Three Vying for Mayor’s Seat in Woodland Park – Rick Langenberg


Woodland Park finally has a real competitive mayor’s race again, putting talk of political apathy to rest.

In addition, the town will feature four candidates, with several new contenders, competing for three council seats. But two well-known current council members, regarded as vocal critics of the WP administration, are calling it quits.

The official starting gates are now set for the mayor and council races in Woodland Park for the April 5 election. February 12 was the deadline for submitting candidate petitions to the city clerk’s office. According to Woodland Park City Clerk, Suzanne Leclercq, seven applications were submitted and all of the filings obtained sufficient signatures from registered voters.

An extremely competition race will occur for mayor with incumbent Neil Levy facing competition from fellow council member Noel Sawyer and challenger Mike Maddux. The stakes are highly for this race, with the city facing a bevy of big issues, ranging from concerns over its downtown, to affordable housing, to the new proposed aquatic center.

Levy, the owner and head operator of the Swiss Chalet restaurant, has served as mayor since August 2014, when he received this appointment following the resignation of former head elected leader Dave Turley. He also is a well-known community figure, serving as a baseball coach for the WP High School and being strongly involved with the chamber of commerce and other local organizations.

But Sawyer is also well-known, winning a spot on the council several years ago and gaining a reputation for an elected leader that likes to ask questions. He also took a strong stand in opposing any efforts to consider legalizing recreational marijuana retail outlets within the city limits.

And like Levy, he serves as a coach at the RE-2 District. Mike Maddux, is another mayoral challenger, who previously launched a bid for the job during the 2014 appointment process. Maddux, a software engineer and big proponent of the arts, also is a performing musician and author.
It is rare to have three candidates competing for the mayor’s spot in Woodland Park.

For council, the candidate list includes incumbent Carrol Harvey, the current mayor pro tem and chair- person of a committee that reviewed the city charter. She will face bids from Val Carr, who served on the board of adjustment and several local organizations. He also ran for council previously. The other candidates are Paul Saunier and Bill Loftin. They are both fairly new to the Woodland Park political arena.

Prolific Incumbents Call It Quits

The big surprising political curve for the council races involved the decisions by incumbents Phil Mella and Bob Carlsen to throw in the towel. Both Mella and Carlsen have gained quite a reputation for challenging the fiscal policies of City Manager David Buttery.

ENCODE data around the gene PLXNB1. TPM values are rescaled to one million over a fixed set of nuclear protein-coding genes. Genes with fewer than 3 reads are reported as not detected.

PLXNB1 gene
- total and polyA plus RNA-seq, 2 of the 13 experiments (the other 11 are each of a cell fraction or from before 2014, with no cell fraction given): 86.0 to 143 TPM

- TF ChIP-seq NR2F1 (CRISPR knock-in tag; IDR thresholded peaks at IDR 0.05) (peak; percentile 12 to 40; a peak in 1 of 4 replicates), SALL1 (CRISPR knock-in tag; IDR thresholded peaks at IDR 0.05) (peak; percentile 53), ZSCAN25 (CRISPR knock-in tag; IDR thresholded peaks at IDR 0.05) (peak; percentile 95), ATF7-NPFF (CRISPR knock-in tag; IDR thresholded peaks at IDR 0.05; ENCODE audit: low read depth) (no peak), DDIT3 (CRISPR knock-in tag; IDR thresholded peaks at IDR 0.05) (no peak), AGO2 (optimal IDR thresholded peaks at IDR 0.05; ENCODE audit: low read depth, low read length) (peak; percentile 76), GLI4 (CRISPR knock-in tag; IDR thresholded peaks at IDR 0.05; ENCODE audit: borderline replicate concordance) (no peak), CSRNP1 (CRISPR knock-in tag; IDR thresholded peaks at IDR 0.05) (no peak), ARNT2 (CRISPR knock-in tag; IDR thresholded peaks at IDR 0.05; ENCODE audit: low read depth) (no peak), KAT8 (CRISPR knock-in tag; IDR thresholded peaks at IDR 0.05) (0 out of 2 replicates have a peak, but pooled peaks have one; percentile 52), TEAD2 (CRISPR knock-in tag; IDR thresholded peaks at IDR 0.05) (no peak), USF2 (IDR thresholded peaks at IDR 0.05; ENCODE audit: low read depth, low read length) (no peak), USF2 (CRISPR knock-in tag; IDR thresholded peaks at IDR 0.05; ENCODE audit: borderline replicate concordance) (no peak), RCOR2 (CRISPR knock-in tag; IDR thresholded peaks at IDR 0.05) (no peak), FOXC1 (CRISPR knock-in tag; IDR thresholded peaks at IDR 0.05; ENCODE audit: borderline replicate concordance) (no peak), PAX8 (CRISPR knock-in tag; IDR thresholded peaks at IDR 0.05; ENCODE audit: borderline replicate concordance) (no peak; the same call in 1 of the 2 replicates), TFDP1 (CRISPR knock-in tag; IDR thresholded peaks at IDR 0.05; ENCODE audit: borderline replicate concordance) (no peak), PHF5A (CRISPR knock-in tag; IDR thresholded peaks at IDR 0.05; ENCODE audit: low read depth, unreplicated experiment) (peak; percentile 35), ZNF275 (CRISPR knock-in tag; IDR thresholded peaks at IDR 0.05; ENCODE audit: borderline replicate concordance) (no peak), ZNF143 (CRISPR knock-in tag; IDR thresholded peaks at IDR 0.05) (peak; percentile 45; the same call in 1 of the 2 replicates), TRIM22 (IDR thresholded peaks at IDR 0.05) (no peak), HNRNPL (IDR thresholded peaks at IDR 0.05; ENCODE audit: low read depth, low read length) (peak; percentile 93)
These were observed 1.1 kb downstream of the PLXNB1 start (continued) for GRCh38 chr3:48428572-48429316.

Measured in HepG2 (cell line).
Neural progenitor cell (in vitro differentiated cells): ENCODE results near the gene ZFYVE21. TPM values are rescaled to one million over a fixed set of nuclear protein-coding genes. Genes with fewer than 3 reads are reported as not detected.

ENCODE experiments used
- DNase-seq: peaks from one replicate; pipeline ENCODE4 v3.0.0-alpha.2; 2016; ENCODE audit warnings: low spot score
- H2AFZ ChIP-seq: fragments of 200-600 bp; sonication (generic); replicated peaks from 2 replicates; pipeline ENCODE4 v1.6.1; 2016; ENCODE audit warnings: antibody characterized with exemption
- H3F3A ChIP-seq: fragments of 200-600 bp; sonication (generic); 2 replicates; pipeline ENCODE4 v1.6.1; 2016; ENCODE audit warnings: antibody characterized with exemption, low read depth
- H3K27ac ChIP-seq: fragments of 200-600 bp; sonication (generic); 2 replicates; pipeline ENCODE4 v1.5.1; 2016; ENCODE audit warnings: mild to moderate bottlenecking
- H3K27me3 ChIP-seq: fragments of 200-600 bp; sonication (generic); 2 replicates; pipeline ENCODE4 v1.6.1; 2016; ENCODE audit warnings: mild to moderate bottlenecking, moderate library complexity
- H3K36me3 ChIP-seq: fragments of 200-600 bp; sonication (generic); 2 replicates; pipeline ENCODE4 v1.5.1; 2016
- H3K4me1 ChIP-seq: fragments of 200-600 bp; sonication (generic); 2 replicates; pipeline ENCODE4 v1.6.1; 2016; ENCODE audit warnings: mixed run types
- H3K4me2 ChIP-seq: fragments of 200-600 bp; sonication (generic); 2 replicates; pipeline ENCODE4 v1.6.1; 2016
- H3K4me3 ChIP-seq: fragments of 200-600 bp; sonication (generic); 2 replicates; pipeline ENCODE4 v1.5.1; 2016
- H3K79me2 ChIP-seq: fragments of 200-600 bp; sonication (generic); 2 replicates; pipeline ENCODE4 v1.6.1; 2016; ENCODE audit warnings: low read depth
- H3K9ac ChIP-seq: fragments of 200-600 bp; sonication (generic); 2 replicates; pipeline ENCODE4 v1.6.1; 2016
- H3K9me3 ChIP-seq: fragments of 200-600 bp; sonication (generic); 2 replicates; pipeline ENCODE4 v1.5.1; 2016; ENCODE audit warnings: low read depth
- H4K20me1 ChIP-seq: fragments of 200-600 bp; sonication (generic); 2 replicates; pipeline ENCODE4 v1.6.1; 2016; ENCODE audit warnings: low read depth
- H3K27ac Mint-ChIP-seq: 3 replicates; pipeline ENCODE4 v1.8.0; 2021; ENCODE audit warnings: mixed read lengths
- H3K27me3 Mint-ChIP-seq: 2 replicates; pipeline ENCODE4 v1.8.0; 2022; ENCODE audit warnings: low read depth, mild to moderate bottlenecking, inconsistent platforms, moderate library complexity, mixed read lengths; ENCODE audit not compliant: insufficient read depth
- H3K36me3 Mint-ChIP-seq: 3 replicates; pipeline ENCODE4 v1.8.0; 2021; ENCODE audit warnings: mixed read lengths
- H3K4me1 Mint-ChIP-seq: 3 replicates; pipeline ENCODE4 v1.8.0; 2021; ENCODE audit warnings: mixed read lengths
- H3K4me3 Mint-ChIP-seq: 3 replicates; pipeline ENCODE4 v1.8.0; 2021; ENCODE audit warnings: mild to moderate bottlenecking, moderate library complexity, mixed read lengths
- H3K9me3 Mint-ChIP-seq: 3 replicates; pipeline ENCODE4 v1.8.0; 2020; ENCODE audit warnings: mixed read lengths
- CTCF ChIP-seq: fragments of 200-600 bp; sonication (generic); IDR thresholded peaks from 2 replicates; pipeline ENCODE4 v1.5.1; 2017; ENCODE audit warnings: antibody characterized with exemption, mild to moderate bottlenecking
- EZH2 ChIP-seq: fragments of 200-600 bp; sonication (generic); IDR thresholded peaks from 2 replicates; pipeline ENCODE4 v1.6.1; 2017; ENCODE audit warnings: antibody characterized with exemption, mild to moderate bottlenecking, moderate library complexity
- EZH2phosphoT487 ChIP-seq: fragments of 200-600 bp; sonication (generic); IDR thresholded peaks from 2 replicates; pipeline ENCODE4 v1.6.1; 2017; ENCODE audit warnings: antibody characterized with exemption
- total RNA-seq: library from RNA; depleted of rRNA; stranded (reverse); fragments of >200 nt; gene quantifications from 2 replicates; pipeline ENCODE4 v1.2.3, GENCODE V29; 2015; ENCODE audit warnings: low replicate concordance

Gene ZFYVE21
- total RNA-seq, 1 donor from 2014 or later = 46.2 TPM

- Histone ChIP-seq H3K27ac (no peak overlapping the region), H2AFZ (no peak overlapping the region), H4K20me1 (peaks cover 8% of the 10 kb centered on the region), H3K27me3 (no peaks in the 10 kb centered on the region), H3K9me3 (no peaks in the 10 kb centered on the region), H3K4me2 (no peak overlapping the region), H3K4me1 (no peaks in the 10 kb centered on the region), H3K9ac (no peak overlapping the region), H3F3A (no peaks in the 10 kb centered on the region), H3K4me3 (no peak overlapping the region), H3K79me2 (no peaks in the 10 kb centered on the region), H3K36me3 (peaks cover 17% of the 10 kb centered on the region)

They are both well-known and would have probably gained a front-runner status, if they sought to seek these positions. Mella was a former mayor pro tem, who actually lost to Levy in the mayoral appointment through a chance drawing. They were both the two finalists for the job, but the council was deadlocked over a final decision and opted to pull names out of a bowl.

Mella also was a big critic of the process for selecting the site for a new aquatic center next to the high school. Carlsen, meanwhile, was a big proponent of the push or an aquatic center and recently got involved in a verbal battle with Teller County Commissioner Dave Paul over the fiscal arrangement between the two governments. He also wasn’t shy about questioning many financial numbers that Buttery presented at local meetings.

Besides the race for mayor and three council seats, the Woodland Park elections will feature nine ballot propositions, consisting of amendments to the city charter. These deal with many in-house measures aimed at cutting costs and improving efficiency. But some of these deal with such actions as loosening the restrictions imposed by the city’s current ban against offering development incentives, eliminating the need to publish extensive notices and ordinances in a designated newspaper, changing the way appointments are handled for council and for mayor, in case a deadlock vote occurs and simplifying the term limit procedures. The council is scheduled to vote on a resolution backing these measures at this week’s regular meeting.

Woodland Park voters also will decide the fate of a slight sales tax increase to assist the RE-2 School District. The district has been clobbered by $15 million in cuts by the state over the last six years and struggles with low teacher salaries and the need for many facility improvements.
The council is scheduled to adopt a resolution backing this matter in early March. But at this week’s meeting, the council will address a slight wording change for this ballot issue.